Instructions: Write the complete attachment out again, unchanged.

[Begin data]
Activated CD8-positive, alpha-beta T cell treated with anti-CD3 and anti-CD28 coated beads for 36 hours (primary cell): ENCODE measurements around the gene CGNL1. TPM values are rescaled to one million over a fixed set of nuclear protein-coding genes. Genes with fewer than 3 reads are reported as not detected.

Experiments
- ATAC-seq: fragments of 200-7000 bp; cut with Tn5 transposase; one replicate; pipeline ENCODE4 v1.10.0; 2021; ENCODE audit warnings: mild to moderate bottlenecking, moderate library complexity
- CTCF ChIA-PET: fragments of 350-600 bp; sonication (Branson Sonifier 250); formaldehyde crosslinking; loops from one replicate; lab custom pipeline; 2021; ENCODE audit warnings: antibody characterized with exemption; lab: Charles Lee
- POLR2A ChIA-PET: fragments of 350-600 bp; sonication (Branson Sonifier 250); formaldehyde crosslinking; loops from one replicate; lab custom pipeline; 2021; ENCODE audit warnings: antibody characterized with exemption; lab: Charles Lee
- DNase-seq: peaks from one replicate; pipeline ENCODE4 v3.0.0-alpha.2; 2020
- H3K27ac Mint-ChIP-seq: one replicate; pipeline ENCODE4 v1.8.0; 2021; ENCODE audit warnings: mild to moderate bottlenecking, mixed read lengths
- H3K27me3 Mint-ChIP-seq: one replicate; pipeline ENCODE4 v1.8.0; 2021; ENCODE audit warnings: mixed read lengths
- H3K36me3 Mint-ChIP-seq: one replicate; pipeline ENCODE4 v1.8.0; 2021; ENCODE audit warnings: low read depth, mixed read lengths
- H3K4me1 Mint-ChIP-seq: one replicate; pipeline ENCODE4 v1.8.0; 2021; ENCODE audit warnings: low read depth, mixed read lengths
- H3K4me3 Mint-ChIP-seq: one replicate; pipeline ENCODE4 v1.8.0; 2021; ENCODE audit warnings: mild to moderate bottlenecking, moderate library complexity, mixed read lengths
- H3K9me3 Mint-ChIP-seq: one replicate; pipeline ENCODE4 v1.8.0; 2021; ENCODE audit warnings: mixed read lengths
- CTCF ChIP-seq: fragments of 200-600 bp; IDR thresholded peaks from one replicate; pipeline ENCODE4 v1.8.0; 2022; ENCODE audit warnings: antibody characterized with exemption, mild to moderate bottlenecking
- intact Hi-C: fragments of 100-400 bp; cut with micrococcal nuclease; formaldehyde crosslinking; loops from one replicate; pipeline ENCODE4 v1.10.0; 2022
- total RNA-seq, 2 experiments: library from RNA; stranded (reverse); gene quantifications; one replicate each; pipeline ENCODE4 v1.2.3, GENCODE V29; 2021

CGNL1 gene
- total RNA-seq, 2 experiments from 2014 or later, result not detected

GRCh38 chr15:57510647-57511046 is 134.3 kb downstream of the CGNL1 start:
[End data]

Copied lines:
Activated CD8-positive, alpha-beta T cell treated with anti-CD3 and anti-CD28 coated beads for 36 hours (primary cell): ENCODE measurements around the gene CGNL1. TPM values are rescaled to one million over a fixed set of nuclear protein-coding genes. Genes with fewer than 3 reads are reported as not detected.

Experiments
- ATAC-seq: fragments of 200-7000 bp; cut with Tn5 transposase; one replicate; pipeline ENCODE4 v1.10.0; 2021; ENCODE audit warnings: mild to moderate bottlenecking, moderate library complexity
- CTCF ChIA-PET: fragments of 350-600 bp; sonication (Branson Sonifier 250); formaldehyde crosslinking; loops from one replicate; lab custom pipeline; 2021; ENCODE audit warnings: antibody characterized with exemption; lab: Charles Lee
- POLR2A ChIA-PET: fragments of 350-600 bp; sonication (Branson Sonifier 250); formaldehyde crosslinking; loops from one replicate; lab custom pipeline; 2021; ENCODE audit warnings: antibody characterized with exemption; lab: Charles Lee
- DNase-seq: peaks from one replicate; pipeline ENCODE4 v3.0.0-alpha.2; 2020
- H3K27ac Mint-ChIP-seq: one replicate; pipeline ENCODE4 v1.8.0; 2021; ENCODE audit warnings: mild to moderate bottlenecking, mixed read lengths
- H3K27me3 Mint-ChIP-seq: one replicate; pipeline ENCODE4 v1.8.0; 2021; ENCODE audit warnings: mixed read lengths
- H3K36me3 Mint-ChIP-seq: one replicate; pipeline ENCODE4 v1.8.0; 2021; ENCODE audit warnings: low read depth, mixed read lengths
- H3K4me1 Mint-ChIP-seq: one replicate; pipeline ENCODE4 v1.8.0; 2021; ENCODE audit warnings: low read depth, mixed read lengths
- H3K4me3 Mint-ChIP-seq: one replicate; pipeline ENCODE4 v1.8.0; 2021; ENCODE audit warnings: mild to moderate bottlenecking, moderate library complexity, mixed read lengths
- H3K9me3 Mint-ChIP-seq: one replicate; pipeline ENCODE4 v1.8.0; 2021; ENCODE audit warnings: mixed read lengths
- CTCF ChIP-seq: fragments of 200-600 bp; IDR thresholded peaks from one replicate; pipeline ENCODE4 v1.8.0; 2022; ENCODE audit warnings: antibody characterized with exemption, mild to moderate bottlenecking
- intact Hi-C: fragments of 100-400 bp; cut with micrococcal nuclease; formaldehyde crosslinking; loops from one replicate; pipeline ENCODE4 v1.10.0; 2022
- total RNA-seq, 2 experiments: library from RNA; stranded (reverse); gene quantifications; one replicate each; pipeline ENCODE4 v1.2.3, GENCODE V29; 2021

CGNL1 gene
- total RNA-seq, 2 experiments from 2014 or later, result not detected

GRCh38 chr15:57510647-57511046 is 134.3 kb downstream of the CGNL1 start: